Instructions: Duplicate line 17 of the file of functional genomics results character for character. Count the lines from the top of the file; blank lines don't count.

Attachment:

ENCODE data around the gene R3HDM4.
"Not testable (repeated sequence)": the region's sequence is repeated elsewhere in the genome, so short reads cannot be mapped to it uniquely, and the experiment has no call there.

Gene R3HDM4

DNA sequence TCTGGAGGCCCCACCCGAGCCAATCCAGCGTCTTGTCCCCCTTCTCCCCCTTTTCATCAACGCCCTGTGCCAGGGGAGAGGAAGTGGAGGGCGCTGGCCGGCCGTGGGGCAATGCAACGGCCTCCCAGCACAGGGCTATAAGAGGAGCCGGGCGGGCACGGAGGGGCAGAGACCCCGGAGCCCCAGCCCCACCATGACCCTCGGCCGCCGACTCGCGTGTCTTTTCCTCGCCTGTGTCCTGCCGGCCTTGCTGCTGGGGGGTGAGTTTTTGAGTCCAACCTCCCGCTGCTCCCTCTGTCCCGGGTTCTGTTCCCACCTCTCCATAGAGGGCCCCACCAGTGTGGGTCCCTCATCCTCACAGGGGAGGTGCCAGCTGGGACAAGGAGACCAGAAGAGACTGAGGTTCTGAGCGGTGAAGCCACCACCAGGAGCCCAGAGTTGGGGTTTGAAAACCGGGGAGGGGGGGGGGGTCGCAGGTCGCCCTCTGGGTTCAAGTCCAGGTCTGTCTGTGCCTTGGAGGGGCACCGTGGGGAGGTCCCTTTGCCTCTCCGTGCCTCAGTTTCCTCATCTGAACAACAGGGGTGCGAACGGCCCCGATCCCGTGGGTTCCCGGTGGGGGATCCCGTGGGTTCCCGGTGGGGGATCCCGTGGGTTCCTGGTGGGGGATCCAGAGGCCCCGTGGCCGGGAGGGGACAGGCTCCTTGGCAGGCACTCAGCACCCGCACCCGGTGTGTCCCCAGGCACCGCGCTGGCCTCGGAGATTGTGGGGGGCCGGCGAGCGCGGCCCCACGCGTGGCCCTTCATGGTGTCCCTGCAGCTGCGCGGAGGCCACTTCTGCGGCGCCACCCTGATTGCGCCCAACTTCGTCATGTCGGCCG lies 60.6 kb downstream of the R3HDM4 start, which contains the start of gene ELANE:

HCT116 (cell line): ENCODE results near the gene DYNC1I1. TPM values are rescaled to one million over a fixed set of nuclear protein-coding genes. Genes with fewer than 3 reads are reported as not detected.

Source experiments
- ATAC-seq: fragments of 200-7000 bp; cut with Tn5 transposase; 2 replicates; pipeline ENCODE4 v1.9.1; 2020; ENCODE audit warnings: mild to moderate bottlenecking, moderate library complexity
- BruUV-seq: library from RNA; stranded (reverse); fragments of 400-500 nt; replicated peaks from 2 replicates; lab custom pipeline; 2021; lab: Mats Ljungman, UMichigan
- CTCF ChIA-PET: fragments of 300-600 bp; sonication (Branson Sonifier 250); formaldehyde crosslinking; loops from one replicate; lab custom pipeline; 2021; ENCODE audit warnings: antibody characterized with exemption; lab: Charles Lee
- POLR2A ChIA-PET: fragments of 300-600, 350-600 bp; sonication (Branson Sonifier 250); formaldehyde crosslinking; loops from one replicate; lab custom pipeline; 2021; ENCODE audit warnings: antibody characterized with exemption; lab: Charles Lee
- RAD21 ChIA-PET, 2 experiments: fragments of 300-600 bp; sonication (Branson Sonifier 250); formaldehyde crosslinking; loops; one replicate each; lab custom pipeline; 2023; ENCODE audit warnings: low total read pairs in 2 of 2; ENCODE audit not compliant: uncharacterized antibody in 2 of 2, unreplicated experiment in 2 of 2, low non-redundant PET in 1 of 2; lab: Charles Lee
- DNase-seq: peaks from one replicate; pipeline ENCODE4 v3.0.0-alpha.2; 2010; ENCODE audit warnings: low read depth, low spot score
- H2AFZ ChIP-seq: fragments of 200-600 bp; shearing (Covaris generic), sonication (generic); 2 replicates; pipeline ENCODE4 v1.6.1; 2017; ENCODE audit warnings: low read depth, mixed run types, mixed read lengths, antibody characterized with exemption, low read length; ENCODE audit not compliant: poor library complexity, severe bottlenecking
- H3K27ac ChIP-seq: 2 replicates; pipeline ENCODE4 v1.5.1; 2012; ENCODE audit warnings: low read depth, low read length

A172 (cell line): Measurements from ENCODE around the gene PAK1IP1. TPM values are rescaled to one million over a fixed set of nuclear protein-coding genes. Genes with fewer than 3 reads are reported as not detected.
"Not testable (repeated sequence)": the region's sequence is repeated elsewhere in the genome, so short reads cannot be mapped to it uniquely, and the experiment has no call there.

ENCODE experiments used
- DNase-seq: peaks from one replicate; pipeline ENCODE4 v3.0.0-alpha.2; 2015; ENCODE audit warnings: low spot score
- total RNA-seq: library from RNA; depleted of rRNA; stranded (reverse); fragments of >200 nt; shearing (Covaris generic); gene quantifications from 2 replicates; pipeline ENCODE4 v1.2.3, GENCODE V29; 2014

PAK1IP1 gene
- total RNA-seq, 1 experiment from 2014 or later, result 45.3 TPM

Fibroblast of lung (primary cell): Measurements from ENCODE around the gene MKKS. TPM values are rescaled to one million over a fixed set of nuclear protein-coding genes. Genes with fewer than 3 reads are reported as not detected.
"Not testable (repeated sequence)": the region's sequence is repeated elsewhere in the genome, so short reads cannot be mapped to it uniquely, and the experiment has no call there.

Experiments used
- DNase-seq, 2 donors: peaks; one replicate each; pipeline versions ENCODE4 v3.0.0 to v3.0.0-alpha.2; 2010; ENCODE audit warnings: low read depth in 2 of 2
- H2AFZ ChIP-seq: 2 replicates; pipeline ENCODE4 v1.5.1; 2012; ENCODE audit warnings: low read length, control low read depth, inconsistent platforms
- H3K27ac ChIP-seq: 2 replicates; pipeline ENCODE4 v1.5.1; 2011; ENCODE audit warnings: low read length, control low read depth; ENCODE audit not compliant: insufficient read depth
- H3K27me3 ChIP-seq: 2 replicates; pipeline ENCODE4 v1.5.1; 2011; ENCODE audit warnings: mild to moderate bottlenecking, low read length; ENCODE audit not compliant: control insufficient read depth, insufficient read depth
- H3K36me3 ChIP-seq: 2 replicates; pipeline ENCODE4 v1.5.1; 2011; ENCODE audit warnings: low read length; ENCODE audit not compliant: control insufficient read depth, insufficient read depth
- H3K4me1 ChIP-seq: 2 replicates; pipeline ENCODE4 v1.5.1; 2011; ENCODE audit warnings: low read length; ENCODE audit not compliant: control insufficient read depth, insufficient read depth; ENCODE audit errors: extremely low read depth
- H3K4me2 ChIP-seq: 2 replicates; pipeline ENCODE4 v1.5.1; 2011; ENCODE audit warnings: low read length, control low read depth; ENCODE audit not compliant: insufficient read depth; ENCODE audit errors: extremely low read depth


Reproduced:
ENCODE experiments used